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Construction and services group Interserve says it will leave “no stone unturned” in its efforts to untangle itself from troublesome waste contracts with the minimum of damage, but the troubles of recent months have still forced it to suspend dividend payments to investors.
The company has swung to a £94.1m pre-tax loss for 2016, against a profit of close to £80m in 2015. Revenues held up well, and in fact grew a little to £3.24bn. But it says “Brexit uncertainties”, higher wage bills, and swelling costs relating to an ‘energy from waste’ plant in Glasgow have hit hard. Earlier this month, the company revealed that early estimates of a £70m price tag for exiting the project were too low. It switched to £160m, knocking shares by some 22 per cent.
Today, chairman Glyn Barker said:
We have undertaken a detailed and thorough analysis of the situation and made a reasonable, prudent assessment of the potential outcomes. I must stress, however, there remains a range of possible outcomes and it will be some time before we have full visibility of the actual final cost of resolution.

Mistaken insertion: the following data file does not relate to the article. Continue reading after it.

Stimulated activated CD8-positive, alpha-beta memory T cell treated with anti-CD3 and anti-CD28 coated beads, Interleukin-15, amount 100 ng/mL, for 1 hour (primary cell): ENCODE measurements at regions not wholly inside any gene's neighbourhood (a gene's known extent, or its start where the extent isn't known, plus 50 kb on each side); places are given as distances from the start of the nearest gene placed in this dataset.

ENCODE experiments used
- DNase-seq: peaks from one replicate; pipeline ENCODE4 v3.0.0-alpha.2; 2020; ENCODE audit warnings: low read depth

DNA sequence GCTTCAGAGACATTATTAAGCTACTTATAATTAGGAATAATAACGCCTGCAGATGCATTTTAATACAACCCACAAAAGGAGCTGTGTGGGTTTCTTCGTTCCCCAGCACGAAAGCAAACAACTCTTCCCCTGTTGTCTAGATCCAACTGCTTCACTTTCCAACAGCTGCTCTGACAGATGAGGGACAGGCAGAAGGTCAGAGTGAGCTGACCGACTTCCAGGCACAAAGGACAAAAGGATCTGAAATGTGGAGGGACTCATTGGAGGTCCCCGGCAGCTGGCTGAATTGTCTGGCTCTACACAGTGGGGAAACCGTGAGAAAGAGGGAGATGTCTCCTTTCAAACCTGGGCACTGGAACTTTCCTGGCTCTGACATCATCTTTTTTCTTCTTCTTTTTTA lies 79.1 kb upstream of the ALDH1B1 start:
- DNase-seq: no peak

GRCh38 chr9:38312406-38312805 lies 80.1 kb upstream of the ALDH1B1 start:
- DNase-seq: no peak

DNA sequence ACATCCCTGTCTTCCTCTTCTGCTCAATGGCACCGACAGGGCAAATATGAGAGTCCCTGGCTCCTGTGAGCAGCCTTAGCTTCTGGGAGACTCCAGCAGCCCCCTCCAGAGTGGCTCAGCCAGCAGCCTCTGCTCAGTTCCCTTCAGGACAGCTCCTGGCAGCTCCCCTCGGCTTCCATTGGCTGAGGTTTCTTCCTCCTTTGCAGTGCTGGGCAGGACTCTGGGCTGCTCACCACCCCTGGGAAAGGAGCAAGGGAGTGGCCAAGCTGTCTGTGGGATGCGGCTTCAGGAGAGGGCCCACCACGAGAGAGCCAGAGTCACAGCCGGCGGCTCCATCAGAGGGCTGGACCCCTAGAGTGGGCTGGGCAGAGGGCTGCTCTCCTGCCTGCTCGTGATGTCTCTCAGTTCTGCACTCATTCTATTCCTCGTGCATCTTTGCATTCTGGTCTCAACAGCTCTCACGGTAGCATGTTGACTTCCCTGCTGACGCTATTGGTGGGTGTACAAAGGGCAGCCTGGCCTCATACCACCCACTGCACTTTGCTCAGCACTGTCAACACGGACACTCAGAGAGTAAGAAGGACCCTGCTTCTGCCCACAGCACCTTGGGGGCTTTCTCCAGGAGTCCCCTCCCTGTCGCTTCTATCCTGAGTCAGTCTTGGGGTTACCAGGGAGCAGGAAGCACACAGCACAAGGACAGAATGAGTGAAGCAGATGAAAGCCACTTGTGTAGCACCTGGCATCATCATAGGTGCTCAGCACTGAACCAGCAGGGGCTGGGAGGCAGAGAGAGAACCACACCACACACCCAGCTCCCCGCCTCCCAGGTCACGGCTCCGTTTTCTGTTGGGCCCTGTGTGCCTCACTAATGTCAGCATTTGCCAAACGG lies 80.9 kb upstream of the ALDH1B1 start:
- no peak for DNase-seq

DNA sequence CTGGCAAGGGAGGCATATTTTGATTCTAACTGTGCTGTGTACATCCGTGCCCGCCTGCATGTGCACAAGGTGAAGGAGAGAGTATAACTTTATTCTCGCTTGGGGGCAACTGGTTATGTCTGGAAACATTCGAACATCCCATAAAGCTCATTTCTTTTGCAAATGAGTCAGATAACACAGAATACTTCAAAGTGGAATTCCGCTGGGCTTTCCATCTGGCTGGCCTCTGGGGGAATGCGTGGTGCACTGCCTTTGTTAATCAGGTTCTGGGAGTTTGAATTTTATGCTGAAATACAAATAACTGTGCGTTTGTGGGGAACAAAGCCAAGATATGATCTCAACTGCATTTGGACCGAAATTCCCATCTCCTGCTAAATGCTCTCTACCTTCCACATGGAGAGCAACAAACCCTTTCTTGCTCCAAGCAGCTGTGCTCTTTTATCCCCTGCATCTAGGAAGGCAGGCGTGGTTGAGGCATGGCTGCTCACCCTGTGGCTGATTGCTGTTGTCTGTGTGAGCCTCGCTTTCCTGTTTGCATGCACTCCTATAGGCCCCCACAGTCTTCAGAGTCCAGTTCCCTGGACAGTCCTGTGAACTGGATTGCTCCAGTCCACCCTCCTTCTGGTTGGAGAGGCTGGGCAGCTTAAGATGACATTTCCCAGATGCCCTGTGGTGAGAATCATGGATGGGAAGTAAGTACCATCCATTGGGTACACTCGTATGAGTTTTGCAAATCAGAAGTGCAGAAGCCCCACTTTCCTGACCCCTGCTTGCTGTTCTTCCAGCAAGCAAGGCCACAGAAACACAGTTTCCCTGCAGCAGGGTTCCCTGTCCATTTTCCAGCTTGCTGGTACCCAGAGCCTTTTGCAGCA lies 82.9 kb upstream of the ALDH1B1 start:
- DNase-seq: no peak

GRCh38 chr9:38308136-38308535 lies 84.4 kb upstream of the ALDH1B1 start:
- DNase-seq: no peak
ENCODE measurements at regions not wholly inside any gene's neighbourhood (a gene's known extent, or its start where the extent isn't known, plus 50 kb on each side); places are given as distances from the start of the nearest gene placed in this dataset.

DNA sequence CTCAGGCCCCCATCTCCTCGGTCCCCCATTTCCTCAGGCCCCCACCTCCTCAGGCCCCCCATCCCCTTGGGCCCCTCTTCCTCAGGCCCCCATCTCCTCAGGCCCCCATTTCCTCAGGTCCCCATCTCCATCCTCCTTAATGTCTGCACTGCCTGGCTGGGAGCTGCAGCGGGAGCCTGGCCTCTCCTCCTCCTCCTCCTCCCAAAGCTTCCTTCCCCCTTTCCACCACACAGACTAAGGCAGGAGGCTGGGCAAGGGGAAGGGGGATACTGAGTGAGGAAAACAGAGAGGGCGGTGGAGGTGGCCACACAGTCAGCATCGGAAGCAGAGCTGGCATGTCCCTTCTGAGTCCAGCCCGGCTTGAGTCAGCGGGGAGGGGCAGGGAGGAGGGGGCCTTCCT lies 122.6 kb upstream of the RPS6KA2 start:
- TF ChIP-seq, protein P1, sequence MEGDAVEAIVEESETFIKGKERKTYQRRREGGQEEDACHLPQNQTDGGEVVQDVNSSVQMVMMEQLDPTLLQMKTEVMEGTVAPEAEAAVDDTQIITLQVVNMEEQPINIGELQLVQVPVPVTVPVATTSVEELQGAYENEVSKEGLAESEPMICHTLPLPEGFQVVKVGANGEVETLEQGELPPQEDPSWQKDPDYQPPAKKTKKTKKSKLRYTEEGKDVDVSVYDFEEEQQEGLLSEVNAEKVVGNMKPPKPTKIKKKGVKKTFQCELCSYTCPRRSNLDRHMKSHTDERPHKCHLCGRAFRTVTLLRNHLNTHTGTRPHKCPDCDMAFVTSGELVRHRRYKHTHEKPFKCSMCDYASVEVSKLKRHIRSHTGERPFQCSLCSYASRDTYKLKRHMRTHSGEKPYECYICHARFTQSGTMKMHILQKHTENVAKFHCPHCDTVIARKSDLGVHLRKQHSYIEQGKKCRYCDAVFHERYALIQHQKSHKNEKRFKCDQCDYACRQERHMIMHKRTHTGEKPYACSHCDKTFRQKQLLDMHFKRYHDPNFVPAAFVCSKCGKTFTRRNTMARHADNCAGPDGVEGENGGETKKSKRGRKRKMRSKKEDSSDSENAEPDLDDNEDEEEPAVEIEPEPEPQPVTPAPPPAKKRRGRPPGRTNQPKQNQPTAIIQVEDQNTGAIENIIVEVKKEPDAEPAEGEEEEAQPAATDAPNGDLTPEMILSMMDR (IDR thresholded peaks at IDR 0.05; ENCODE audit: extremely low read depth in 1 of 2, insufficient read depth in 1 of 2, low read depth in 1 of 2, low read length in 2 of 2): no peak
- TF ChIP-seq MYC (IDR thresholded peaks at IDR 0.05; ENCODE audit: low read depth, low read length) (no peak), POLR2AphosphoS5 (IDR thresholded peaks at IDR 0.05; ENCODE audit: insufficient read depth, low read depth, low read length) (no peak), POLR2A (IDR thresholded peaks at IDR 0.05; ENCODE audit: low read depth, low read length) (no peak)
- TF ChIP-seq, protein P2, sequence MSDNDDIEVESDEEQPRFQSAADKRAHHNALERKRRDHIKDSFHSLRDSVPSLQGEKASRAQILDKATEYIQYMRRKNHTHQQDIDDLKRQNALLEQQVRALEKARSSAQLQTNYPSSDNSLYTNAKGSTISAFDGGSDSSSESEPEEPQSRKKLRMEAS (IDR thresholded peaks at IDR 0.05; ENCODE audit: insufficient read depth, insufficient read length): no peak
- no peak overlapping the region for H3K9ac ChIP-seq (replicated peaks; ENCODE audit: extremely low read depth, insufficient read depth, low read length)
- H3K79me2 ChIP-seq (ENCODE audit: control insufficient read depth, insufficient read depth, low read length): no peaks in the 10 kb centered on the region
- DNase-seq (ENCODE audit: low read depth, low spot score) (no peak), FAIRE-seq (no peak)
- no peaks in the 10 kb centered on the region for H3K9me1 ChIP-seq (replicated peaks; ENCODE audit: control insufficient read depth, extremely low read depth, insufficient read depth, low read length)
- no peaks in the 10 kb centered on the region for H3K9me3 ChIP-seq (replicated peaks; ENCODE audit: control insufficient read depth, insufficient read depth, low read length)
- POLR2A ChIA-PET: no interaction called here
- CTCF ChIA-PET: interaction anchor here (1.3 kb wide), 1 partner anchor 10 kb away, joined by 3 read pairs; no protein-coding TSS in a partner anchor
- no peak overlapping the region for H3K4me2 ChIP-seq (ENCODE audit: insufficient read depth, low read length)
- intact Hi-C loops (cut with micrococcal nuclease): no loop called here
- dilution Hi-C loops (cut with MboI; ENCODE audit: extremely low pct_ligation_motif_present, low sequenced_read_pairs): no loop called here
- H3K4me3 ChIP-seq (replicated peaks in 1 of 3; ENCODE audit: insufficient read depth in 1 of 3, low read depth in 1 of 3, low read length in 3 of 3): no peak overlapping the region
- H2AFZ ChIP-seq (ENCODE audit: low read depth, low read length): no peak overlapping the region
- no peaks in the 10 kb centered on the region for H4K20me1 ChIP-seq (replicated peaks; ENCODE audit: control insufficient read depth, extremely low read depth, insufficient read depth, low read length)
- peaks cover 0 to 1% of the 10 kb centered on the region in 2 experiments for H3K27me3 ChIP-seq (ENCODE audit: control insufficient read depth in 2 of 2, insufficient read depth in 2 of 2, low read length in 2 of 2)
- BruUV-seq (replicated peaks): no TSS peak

CEO Adam Ringrose said the decision to suspend the dividend was “difficult”, noting:
While liquidity available to the group is adequate, having put in place new banking facilities that expand and extend our debt capacity, the Board has a medium term objective to reduce our overall indebtedness and enhance liquidity levels further whilst continuing to invest in our core businesses.